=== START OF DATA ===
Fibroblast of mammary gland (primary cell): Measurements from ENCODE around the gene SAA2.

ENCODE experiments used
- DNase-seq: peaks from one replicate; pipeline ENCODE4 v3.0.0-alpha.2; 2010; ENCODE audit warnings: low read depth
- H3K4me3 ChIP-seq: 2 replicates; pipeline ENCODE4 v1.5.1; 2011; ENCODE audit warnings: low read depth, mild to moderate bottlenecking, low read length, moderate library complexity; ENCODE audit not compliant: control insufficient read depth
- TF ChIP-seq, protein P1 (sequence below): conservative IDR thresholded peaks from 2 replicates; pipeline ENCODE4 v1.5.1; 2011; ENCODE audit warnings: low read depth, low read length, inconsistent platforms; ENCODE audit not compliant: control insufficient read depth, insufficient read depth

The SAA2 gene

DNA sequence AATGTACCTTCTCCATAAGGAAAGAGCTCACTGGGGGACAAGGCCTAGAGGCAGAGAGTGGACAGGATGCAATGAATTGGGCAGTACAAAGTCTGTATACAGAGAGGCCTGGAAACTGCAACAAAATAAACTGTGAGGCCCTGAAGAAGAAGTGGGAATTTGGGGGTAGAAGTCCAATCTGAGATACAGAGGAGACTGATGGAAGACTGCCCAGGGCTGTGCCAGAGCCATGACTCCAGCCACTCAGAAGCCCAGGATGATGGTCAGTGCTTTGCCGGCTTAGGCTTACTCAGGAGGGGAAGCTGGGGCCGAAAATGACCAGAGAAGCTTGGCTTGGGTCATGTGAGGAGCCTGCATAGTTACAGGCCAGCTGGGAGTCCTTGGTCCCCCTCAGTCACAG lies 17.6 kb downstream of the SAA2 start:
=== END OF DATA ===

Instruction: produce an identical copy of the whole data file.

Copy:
Fibroblast of mammary gland (primary cell): Measurements from ENCODE around the gene SAA2.

ENCODE experiments used
- DNase-seq: peaks from one replicate; pipeline ENCODE4 v3.0.0-alpha.2; 2010; ENCODE audit warnings: low read depth
- H3K4me3 ChIP-seq: 2 replicates; pipeline ENCODE4 v1.5.1; 2011; ENCODE audit warnings: low read depth, mild to moderate bottlenecking, low read length, moderate library complexity; ENCODE audit not compliant: control insufficient read depth
- TF ChIP-seq, protein P1 (sequence below): conservative IDR thresholded peaks from 2 replicates; pipeline ENCODE4 v1.5.1; 2011; ENCODE audit warnings: low read depth, low read length, inconsistent platforms; ENCODE audit not compliant: control insufficient read depth, insufficient read depth

The SAA2 gene

DNA sequence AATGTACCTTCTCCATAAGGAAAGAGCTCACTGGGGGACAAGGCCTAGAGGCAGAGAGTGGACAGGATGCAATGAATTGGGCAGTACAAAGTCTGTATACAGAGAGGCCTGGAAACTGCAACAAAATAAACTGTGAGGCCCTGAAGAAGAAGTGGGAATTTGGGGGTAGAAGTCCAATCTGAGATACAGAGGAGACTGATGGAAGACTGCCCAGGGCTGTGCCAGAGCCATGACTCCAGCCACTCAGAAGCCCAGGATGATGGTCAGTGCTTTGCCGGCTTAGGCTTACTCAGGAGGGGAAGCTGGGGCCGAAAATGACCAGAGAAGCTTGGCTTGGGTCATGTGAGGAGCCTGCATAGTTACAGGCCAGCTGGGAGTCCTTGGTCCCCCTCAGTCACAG lies 17.6 kb downstream of the SAA2 start: